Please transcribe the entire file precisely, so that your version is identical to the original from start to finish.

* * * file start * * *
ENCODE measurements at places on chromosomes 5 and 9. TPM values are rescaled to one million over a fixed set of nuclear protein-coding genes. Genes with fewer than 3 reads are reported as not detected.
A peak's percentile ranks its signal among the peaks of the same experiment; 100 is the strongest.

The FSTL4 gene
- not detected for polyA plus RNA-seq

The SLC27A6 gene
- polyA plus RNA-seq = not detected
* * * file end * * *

ENCODE measurements at places on chromosomes 5 and 9. TPM values are rescaled to one million over a fixed set of nuclear protein-coding genes. Genes with fewer than 3 reads are reported as not detected.
A peak's percentile ranks its signal among the peaks of the same experiment; 100 is the strongest.

The FSTL4 gene
- not detected for polyA plus RNA-seq

The SLC27A6 gene
- polyA plus RNA-seq = not detected